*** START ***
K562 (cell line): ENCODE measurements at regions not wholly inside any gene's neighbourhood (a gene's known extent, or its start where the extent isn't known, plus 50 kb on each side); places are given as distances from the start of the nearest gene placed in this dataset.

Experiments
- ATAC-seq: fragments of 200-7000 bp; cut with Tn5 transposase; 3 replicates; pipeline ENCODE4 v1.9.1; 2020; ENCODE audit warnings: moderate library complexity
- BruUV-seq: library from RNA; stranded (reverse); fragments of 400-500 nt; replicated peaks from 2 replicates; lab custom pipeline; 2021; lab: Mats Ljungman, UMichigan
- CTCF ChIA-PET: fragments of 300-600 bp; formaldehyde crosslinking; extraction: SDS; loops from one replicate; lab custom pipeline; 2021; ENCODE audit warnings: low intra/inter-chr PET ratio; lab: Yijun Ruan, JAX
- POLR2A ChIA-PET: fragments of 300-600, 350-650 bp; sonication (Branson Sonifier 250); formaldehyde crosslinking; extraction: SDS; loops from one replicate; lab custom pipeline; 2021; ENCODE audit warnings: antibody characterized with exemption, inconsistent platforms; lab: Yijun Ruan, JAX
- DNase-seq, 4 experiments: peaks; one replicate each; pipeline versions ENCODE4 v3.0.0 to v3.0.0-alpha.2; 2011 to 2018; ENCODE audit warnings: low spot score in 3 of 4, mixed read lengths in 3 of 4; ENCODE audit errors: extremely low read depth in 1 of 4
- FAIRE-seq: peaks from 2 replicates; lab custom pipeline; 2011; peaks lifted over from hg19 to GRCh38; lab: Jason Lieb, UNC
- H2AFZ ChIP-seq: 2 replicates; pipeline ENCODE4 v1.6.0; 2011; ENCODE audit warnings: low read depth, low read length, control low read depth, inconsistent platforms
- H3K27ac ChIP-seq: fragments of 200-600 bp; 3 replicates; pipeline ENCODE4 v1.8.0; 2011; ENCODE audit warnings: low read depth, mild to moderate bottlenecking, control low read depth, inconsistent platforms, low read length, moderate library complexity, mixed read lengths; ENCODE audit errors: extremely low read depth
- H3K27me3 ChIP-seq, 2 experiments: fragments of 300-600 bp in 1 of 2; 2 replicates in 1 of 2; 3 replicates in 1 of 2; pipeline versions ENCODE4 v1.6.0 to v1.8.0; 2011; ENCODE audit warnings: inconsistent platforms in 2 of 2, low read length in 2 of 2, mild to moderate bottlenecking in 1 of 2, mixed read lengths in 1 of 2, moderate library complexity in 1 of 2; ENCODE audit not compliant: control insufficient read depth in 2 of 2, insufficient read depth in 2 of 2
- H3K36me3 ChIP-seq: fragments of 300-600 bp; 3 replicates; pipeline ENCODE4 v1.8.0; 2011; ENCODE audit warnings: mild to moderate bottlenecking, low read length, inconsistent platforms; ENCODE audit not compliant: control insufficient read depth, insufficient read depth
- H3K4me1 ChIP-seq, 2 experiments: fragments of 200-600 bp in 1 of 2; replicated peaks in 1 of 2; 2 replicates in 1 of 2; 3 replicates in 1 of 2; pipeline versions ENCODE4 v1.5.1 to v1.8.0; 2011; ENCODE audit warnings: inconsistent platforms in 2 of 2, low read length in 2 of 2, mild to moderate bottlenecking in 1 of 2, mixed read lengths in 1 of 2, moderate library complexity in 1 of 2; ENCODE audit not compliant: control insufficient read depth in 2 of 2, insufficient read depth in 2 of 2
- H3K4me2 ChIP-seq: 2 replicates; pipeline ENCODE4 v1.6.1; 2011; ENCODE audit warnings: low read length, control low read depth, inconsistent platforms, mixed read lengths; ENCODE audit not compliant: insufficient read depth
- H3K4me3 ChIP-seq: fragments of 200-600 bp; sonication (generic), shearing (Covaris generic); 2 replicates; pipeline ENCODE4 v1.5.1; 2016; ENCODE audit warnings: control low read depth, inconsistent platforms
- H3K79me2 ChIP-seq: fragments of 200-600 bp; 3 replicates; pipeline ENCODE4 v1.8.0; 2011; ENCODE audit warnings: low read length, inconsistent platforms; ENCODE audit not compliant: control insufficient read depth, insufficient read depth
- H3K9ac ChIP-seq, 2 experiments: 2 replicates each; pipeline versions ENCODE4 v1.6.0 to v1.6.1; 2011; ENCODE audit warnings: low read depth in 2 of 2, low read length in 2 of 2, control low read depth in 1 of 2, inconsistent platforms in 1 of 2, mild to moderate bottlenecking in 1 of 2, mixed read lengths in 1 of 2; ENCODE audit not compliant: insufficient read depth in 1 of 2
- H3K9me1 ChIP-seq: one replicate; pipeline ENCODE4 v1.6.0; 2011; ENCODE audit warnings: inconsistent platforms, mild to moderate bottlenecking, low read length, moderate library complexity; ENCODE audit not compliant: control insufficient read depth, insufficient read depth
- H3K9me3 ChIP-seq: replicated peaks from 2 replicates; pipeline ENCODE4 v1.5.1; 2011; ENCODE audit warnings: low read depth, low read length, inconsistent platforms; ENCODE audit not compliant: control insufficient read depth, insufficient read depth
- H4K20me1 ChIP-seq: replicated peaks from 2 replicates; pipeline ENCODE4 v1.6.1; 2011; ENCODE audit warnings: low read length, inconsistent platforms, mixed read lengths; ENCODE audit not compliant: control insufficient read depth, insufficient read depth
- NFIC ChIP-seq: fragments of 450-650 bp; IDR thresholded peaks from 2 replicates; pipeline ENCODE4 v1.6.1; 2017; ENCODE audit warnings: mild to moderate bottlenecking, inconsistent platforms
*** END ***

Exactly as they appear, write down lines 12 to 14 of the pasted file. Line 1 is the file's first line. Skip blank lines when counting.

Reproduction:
- H3K36me3 ChIP-seq: fragments of 300-600 bp; 3 replicates; pipeline ENCODE4 v1.8.0; 2011; ENCODE audit warnings: mild to moderate bottlenecking, low read length, inconsistent platforms; ENCODE audit not compliant: control insufficient read depth, insufficient read depth
- H3K4me1 ChIP-seq, 2 experiments: fragments of 200-600 bp in 1 of 2; replicated peaks in 1 of 2; 2 replicates in 1 of 2; 3 replicates in 1 of 2; pipeline versions ENCODE4 v1.5.1 to v1.8.0; 2011; ENCODE audit warnings: inconsistent platforms in 2 of 2, low read length in 2 of 2, mild to moderate bottlenecking in 1 of 2, mixed read lengths in 1 of 2, moderate library complexity in 1 of 2; ENCODE audit not compliant: control insufficient read depth in 2 of 2, insufficient read depth in 2 of 2
- H3K4me2 ChIP-seq: 2 replicates; pipeline ENCODE4 v1.6.1; 2011; ENCODE audit warnings: low read length, control low read depth, inconsistent platforms, mixed read lengths; ENCODE audit not compliant: insufficient read depth